Noah Yoder and his family spend the summer working their sawmill and vegetable farm, and he spends much of the winter on clock and watch repair.

The Yoders and other Amish businesses with machinery, including Millers Metals, use diesel engines that power a line shaft and belt. Their businesses also are dependent on a host of non-Amish businesses and modern technology, including truckers who bring raw materials and the finished product.

In these and other aspects of life, the Amish have made decisions to accept somes changes from the modern world while still following tradition, Yoder said. In central Aroostook County, the Amish will occasionally ask neighbors for a ride somewhere or hire a taxi or take a bus, but they won’t drive themselves.

In the case of diesel-powered sawmills, Yoder said Amish have been using small, non-electric engines and line shaft and belt systems for well more than a century.

“Everything has to be belt-driven. It’s much less convenient than electricity would be,” Yoder said of the diesel engines. “We try not to change unless we need to.”

Sam Miller, whose family runs Miller Metals on Route 1A and came to Fort Fairfield from Iowa in 2009, said the Amish “move forward as we have to.”

“We can’t live like my grandfather did in today’s world. But we still like to keep the old tradition,” Miller said.

“It’s very efficient. We run this shop from 7 [a.m.] to 5 [p.m.]. We got the engine running all day, and we use about 1¼ gallon of diesel fuel.”

As one of the Amish leaders who confers with local government officials, Yoder said the Amish families have felt and continue to feel welcome in the area and count many non-Amish among their friends, customers and business associates.

At the same time, they’ve encountered some growing pains, including complaints about horse manure in roadways as well as a dispute with the town of Easton over a 2015 property revaluation that raised the taxes on recently built Amish barns.

In 2016, six Amish property owners in Easton appealed the tax assessments on their barns, which were valued at between $93,391 and $129,501, to the Aroostook County commissioners. The families argued that their barns lacked modern plumbing and electrical systems and were “assessed like a castle.”

The commissioners agreed with the families and granted them abatements that reduced the town’s assessments on the barns by about 25 percent, but the town of Easton appealed to the Aroostook County Superior Court, which in January ruled in the town’s favor and overturned the abatements.

The Amish families have agreed to go along with the tax assessments, but it has still left some concern about the property valuation process among the local Amish community, Yoder said.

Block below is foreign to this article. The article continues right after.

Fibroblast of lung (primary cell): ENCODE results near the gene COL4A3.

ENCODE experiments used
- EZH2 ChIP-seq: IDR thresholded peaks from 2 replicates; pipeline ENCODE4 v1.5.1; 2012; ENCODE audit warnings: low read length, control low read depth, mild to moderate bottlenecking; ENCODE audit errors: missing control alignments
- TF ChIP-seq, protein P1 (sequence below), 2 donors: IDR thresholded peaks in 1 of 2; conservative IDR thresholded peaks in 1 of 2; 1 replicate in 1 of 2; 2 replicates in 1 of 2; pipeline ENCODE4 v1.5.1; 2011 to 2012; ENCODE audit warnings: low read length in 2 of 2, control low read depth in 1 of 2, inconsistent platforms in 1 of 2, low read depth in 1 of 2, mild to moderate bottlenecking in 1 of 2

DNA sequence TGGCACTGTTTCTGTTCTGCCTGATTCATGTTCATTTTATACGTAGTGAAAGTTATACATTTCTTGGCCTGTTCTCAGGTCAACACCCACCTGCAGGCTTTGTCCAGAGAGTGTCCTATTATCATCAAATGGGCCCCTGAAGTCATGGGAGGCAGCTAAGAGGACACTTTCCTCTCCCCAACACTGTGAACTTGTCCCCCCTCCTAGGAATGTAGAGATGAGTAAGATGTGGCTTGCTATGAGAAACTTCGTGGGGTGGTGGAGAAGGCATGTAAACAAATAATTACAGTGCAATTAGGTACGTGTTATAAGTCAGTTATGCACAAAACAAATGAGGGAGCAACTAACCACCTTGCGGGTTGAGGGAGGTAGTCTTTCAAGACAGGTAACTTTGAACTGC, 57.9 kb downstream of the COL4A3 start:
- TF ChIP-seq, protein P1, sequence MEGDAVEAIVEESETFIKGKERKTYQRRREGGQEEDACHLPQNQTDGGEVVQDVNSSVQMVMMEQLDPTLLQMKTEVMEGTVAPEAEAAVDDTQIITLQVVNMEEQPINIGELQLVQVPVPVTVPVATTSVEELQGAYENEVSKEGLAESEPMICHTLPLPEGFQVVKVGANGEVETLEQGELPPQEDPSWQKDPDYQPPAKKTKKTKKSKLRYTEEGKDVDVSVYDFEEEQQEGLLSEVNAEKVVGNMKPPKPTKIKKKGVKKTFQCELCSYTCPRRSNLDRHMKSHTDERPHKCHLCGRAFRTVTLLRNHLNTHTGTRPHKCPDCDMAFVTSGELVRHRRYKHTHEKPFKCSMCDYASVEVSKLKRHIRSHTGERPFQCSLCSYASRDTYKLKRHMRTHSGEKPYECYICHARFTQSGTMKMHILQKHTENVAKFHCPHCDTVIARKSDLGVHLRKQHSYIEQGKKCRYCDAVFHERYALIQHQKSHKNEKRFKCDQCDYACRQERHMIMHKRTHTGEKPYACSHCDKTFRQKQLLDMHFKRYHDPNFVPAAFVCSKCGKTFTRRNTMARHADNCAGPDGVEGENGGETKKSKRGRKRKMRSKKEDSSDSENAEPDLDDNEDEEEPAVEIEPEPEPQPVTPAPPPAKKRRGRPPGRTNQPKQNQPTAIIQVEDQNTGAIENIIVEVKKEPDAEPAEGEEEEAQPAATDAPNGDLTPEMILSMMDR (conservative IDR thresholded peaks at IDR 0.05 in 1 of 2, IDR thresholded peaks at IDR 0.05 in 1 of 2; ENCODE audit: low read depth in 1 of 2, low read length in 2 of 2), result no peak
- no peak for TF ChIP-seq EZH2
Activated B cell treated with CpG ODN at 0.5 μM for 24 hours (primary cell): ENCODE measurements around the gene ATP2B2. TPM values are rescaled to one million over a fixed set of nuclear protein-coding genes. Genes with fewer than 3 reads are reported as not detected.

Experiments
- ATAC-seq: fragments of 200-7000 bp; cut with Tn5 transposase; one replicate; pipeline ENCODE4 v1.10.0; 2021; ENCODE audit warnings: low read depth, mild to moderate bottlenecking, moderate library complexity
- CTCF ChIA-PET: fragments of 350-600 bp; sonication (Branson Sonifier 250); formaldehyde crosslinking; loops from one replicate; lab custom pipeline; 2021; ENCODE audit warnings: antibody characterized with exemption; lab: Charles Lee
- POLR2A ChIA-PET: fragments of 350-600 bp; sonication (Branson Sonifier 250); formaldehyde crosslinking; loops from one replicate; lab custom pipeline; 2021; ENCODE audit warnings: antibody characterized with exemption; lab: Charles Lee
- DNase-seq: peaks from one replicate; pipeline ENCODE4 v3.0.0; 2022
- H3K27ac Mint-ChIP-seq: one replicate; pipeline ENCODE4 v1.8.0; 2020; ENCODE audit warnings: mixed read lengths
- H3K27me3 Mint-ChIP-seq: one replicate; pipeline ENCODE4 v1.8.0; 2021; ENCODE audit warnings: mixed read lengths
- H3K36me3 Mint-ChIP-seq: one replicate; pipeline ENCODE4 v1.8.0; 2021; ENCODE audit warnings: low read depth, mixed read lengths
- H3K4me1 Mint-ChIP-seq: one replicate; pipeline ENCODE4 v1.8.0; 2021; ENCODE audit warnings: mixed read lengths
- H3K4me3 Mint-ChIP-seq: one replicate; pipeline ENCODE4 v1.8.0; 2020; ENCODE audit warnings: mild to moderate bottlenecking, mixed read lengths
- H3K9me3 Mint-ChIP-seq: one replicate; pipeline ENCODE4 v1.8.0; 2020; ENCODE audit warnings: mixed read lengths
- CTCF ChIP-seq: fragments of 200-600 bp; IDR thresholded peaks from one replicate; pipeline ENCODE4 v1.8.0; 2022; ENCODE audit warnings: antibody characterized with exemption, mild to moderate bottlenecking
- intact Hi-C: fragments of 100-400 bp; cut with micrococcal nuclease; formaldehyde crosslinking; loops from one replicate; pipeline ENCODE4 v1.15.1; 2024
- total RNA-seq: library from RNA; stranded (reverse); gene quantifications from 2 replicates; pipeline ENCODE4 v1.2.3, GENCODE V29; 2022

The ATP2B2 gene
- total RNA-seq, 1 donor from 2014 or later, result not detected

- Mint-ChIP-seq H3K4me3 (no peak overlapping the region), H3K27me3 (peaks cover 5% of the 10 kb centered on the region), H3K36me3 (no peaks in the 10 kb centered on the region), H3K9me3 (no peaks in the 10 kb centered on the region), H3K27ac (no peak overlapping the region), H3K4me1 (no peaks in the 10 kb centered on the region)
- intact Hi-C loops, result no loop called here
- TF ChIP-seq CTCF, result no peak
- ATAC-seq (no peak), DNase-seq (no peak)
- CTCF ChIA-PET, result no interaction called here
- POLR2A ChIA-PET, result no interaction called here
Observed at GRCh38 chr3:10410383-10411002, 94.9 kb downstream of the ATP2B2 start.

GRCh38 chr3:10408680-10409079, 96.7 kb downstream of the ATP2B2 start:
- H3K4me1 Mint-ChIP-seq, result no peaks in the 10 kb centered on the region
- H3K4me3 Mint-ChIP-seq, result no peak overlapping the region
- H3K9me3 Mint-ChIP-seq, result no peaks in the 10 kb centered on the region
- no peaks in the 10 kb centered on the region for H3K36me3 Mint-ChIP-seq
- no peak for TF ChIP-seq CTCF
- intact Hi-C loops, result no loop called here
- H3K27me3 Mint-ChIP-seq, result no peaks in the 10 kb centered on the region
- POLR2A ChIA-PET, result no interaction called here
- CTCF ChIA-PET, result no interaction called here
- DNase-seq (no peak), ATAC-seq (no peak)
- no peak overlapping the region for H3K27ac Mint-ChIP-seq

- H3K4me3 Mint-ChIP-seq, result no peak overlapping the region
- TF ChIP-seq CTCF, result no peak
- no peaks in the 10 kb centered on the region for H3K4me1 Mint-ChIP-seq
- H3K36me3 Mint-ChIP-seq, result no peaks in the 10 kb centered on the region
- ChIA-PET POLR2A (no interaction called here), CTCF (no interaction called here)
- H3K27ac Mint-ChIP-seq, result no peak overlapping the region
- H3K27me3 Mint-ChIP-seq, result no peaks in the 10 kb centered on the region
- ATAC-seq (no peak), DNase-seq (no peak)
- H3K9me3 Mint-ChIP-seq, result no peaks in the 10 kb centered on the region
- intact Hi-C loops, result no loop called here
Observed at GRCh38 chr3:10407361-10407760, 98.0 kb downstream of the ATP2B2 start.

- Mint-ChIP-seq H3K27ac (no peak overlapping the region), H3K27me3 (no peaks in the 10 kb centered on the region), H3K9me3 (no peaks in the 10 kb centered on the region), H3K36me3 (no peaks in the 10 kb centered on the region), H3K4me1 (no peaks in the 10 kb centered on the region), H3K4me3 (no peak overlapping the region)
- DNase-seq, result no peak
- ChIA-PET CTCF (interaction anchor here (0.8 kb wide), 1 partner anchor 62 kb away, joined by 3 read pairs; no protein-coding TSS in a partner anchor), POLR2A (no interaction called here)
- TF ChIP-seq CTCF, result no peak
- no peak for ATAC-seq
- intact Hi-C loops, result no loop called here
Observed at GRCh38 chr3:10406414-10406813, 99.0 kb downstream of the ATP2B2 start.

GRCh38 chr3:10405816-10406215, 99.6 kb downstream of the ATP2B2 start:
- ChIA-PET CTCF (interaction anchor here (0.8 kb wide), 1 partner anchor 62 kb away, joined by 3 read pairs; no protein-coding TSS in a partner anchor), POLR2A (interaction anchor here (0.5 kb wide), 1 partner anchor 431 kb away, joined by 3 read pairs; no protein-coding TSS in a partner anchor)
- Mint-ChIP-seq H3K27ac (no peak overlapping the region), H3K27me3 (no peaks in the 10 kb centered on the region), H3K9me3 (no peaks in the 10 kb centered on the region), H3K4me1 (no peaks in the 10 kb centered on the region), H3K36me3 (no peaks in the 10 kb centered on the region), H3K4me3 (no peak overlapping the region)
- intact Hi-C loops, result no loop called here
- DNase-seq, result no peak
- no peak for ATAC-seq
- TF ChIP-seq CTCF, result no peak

“There really is something wrong with the way they’re doing the numbers on the barns. They just don’t have the values that they’re putting on them,” he said.

Nonetheless, Yoder sees a bright future for his and other Amish families in Aroostook County, despite the continuing decline in northern Maine’s population.

The Amish are one of the few demographic groups that are growing in ranks in northern Maine. According to a recent informal population survey by the Northern Maine Development Commission, there are more than 400 Amish living in Aroostook County, spanning communities from southern to north-central Aroostook.

Overall, many of the families are happy, and none has left, Yoder said. One complaint, particularly among the families who have moved here from Kentucky and Missouri, is one shared by some locals: “Everybody dislikes the long winter.”

Many locals also are happy that the Yoders and other Amish families came to central Aroostook, according to Phil Christensen of Fort Fairfield, who lives near several Amish families and recently sold two of them some parcels of land.

Christensen left Fort Fairfield for a career with the U.S. Department of Agriculture and returned to his hometown in 1999 — a difficult economic period for the region after the closure of Loring Air Force Base.

At the USDA, Christensen worked with Amish farmers in states such as Illinois and Pennsylvania, and didn’t expect to see them in The County.

“I was surprised they decided to settle here, but I saw several advantages for us.”

Along with starting new businesses and adding to the tax base, the Amish have helped bring diversified farming back to Aroostook County and put long-fallow, small fields back into production, Christensen said.

“The Yoders almost didn’t move up here. I think it was kind of a good accident for them.”